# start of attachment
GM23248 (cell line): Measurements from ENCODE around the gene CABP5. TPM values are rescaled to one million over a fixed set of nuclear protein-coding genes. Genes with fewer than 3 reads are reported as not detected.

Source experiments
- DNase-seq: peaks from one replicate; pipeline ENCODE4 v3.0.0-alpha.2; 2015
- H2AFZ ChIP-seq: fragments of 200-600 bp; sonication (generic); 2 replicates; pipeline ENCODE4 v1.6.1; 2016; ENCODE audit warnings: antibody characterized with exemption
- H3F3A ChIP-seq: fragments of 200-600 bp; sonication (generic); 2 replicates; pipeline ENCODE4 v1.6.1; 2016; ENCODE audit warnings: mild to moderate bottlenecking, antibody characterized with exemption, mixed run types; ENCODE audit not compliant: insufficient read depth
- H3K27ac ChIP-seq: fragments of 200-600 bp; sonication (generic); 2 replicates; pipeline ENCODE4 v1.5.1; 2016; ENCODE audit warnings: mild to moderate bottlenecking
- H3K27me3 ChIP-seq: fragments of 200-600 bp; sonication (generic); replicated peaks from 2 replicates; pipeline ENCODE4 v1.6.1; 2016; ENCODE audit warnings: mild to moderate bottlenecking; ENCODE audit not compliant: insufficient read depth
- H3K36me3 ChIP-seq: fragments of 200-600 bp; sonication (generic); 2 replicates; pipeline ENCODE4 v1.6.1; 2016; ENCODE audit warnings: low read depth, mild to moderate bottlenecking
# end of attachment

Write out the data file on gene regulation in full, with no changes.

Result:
GM23248 (cell line): Measurements from ENCODE around the gene CABP5. TPM values are rescaled to one million over a fixed set of nuclear protein-coding genes. Genes with fewer than 3 reads are reported as not detected.

Source experiments
- DNase-seq: peaks from one replicate; pipeline ENCODE4 v3.0.0-alpha.2; 2015
- H2AFZ ChIP-seq: fragments of 200-600 bp; sonication (generic); 2 replicates; pipeline ENCODE4 v1.6.1; 2016; ENCODE audit warnings: antibody characterized with exemption
- H3F3A ChIP-seq: fragments of 200-600 bp; sonication (generic); 2 replicates; pipeline ENCODE4 v1.6.1; 2016; ENCODE audit warnings: mild to moderate bottlenecking, antibody characterized with exemption, mixed run types; ENCODE audit not compliant: insufficient read depth
- H3K27ac ChIP-seq: fragments of 200-600 bp; sonication (generic); 2 replicates; pipeline ENCODE4 v1.5.1; 2016; ENCODE audit warnings: mild to moderate bottlenecking
- H3K27me3 ChIP-seq: fragments of 200-600 bp; sonication (generic); replicated peaks from 2 replicates; pipeline ENCODE4 v1.6.1; 2016; ENCODE audit warnings: mild to moderate bottlenecking; ENCODE audit not compliant: insufficient read depth
- H3K36me3 ChIP-seq: fragments of 200-600 bp; sonication (generic); 2 replicates; pipeline ENCODE4 v1.6.1; 2016; ENCODE audit warnings: low read depth, mild to moderate bottlenecking